LONDON (Reuters) - If managerial awards were handed out for feats of escapology, Roy Hodgson would have few rivals.
The 70-year-old looked to have taken on mission impossible when, three matches into his Selhurst Park reign in October, Palace were rock bottom of the Premier League with seven defeats from seven games, having failed to score a goal.
Hodgson’s second and third games in charge resulted in 5-0 and 4-0 thrashings at Manchester City and Manchester United.
Never in the annals of the English top-flight had a team started a season in such woeful fashion. Yet when Palace host relegated West Bromwich Albion in Sunday’s season finale they will do so safely in mid-table, having been transformed by the much-travelled former England manager.
Hodgson replaced Frank de Boer after only four league games and though there was no immediate change in fortunes, the spell was finally broken on Oct. 14 when Palace beat champions Chelsea 2-1 at Stamford Bridge to kickstart their season.
Palace’s form since — 38 points from 29 games — means they even spared themselves any last-day nail-biting, and the fans who will flock to the ground on Sunday will do so relaxed and full of gratitude for local boy Hodgson and his Houdini-like powers.
Pep Guardiola may get the plaudits for Manchester City’s stunning and record-breaking title campaign, but Hodgson’s achievement in steering Palace away from the rocks is, in many ways, equally worthy of praise.
This is no one-off, though.
Hodgson faced an even bleaker situation at Fulham in the 2007-08 season after replacing Lawrie Sanchez in the December.
He earned only nine points from his first 13 league games, and Fulham appeared certain for the drop before they took 12 from the last five to stay up.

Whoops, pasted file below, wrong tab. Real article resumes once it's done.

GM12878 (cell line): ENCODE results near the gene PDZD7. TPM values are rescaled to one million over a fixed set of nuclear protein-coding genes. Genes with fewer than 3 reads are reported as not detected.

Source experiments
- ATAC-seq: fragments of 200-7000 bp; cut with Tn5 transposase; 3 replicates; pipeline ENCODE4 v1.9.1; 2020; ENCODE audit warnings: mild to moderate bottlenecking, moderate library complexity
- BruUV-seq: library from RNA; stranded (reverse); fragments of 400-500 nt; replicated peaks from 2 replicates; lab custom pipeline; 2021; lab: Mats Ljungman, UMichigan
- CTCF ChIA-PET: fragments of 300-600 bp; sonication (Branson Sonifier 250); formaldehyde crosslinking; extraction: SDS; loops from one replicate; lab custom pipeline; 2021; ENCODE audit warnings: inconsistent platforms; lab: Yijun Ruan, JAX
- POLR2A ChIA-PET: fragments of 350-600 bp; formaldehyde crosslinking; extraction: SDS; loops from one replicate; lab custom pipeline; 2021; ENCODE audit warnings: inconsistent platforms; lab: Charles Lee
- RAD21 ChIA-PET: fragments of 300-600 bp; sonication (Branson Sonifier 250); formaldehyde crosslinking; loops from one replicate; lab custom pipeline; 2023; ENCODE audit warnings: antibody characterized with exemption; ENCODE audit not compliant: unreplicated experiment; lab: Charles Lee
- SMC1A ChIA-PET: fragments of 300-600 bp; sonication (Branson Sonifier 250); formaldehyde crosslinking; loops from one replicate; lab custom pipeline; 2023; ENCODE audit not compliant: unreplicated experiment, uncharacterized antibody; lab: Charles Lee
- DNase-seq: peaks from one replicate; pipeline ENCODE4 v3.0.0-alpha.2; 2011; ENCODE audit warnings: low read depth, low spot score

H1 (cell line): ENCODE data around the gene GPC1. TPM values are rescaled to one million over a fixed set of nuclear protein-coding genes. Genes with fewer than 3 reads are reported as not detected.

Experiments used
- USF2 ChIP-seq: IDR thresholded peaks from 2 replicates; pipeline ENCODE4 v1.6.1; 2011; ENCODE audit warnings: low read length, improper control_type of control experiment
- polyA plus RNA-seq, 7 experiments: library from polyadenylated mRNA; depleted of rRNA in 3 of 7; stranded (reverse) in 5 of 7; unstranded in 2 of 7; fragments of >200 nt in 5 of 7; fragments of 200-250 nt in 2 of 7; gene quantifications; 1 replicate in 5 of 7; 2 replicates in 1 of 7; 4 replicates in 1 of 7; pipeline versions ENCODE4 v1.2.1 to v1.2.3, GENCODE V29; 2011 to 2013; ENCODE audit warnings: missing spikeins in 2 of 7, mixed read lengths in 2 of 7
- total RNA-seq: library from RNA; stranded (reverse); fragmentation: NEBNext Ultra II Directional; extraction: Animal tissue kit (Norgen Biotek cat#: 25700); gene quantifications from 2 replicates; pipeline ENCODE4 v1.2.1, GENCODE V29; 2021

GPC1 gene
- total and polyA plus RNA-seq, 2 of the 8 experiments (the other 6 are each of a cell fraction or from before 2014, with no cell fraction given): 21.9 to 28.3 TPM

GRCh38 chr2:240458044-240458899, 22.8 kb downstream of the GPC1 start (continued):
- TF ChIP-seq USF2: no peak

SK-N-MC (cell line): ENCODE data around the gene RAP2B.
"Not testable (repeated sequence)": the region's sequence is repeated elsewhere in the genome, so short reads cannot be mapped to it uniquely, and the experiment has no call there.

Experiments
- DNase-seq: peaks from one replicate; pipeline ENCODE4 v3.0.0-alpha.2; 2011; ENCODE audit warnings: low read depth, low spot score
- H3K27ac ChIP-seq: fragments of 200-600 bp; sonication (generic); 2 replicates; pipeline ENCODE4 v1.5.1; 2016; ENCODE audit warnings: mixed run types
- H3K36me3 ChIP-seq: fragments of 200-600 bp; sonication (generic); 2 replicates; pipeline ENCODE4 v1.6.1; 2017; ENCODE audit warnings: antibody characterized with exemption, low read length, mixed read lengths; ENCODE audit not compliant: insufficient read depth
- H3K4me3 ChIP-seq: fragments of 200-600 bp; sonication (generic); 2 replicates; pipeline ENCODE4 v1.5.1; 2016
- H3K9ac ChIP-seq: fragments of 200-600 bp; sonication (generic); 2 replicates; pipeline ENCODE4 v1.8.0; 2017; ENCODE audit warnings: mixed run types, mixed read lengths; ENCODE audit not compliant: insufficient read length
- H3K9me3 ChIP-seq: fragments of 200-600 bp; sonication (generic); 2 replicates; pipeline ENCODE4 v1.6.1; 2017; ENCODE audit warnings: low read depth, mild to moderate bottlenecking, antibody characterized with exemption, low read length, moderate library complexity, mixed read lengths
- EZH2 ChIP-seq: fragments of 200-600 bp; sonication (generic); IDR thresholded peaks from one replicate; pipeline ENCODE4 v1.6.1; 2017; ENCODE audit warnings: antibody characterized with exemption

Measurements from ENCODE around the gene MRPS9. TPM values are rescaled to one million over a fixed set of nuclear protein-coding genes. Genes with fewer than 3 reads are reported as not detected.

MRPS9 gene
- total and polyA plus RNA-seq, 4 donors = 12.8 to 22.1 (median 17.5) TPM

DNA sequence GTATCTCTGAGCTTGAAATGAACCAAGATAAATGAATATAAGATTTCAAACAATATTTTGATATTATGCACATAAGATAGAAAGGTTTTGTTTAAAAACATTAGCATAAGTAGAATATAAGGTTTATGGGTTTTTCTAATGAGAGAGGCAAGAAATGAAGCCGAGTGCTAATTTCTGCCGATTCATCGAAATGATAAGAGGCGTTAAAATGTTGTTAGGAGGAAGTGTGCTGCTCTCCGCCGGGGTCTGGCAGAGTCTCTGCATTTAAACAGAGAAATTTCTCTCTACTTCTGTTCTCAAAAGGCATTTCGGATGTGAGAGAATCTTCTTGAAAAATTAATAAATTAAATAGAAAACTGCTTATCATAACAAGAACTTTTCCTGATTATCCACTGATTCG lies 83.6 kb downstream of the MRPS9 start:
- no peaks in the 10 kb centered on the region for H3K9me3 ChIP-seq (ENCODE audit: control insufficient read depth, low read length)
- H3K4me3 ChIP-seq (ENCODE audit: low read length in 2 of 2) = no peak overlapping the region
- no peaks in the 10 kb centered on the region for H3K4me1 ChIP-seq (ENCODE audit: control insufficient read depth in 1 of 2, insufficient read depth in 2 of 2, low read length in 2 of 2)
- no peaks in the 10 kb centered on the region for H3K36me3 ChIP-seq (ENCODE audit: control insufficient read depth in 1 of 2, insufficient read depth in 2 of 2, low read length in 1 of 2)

Having taken Fulham to the Europa League final in 2010, he moved on to become Liverpool manager, and while that ended badly, he returned in a more familiar role as salvage expert in 2011, helping guide West Bromwich Albion away from danger with a burst of five wins and five draws from their last 12 games.
His time in charge of England will for ever be scarred by the Euro 2016 knockout by Iceland but Hodgson has restored his reputation at Palace, who could finish as high as 10th if they overcome his former club on Sunday.
Danny Murphy, who played under Hodgson at Fulham, has watched the Palace revival in his role as a pundit and says he never had any doubts that Hodgson would rescue them.
“I saw first-hand at Fulham how he could turn around a struggling team,” Murphy told the Evening Standard.
“Too often, people think Roy is only a defensive coach, but he concentrates on attacking football just as much.”
The form of Wilfried Zaha is proof of that, with the maverick forward repaying Hodgson’s trust with several vital goals to earn the club’s Player of the Year award.
Defender James Tomkins said the key was Hodgson instilling self-belief back into a team that was being dubbed the worst in Premier League history after a nightmare start.
“Seven games without a goal and without a point is crazy when you think about that start,” Tomkins said.
“We were the bookies’ favourites to go down at that time. It is certainly not an easy job coming into a club that hasn’t got a point, and Roy had to turn that around.
“His work is done out on the training field and he has come in with all his knowledge and experience, and everyone has enjoyed playing under him this year.”
Reporting by Martyn Herman,; Editing by Neville Dalton